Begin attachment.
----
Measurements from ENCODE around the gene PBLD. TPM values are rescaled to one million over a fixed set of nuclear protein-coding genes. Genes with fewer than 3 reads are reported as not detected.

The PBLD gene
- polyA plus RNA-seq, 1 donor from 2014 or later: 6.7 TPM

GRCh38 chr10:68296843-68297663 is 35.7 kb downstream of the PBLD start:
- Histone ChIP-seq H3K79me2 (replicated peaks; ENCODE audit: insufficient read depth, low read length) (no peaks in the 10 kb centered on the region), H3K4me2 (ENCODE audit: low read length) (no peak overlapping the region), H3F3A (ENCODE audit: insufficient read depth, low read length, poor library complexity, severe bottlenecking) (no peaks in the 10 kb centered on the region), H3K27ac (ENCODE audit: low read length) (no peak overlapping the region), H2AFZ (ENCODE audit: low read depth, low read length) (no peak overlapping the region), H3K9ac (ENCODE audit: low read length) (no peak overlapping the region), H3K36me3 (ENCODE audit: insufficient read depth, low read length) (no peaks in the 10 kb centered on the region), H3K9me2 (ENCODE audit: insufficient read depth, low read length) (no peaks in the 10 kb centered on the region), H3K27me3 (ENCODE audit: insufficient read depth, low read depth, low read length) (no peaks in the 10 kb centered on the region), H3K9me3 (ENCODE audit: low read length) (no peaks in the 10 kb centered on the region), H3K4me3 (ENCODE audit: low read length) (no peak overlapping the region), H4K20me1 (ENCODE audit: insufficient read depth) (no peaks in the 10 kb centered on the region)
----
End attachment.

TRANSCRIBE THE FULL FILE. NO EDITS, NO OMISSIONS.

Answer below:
Measurements from ENCODE around the gene PBLD. TPM values are rescaled to one million over a fixed set of nuclear protein-coding genes. Genes with fewer than 3 reads are reported as not detected.

The PBLD gene
- polyA plus RNA-seq, 1 donor from 2014 or later: 6.7 TPM

GRCh38 chr10:68296843-68297663 is 35.7 kb downstream of the PBLD start:
- Histone ChIP-seq H3K79me2 (replicated peaks; ENCODE audit: insufficient read depth, low read length) (no peaks in the 10 kb centered on the region), H3K4me2 (ENCODE audit: low read length) (no peak overlapping the region), H3F3A (ENCODE audit: insufficient read depth, low read length, poor library complexity, severe bottlenecking) (no peaks in the 10 kb centered on the region), H3K27ac (ENCODE audit: low read length) (no peak overlapping the region), H2AFZ (ENCODE audit: low read depth, low read length) (no peak overlapping the region), H3K9ac (ENCODE audit: low read length) (no peak overlapping the region), H3K36me3 (ENCODE audit: insufficient read depth, low read length) (no peaks in the 10 kb centered on the region), H3K9me2 (ENCODE audit: insufficient read depth, low read length) (no peaks in the 10 kb centered on the region), H3K27me3 (ENCODE audit: insufficient read depth, low read depth, low read length) (no peaks in the 10 kb centered on the region), H3K9me3 (ENCODE audit: low read length) (no peaks in the 10 kb centered on the region), H3K4me3 (ENCODE audit: low read length) (no peak overlapping the region), H4K20me1 (ENCODE audit: insufficient read depth) (no peaks in the 10 kb centered on the region)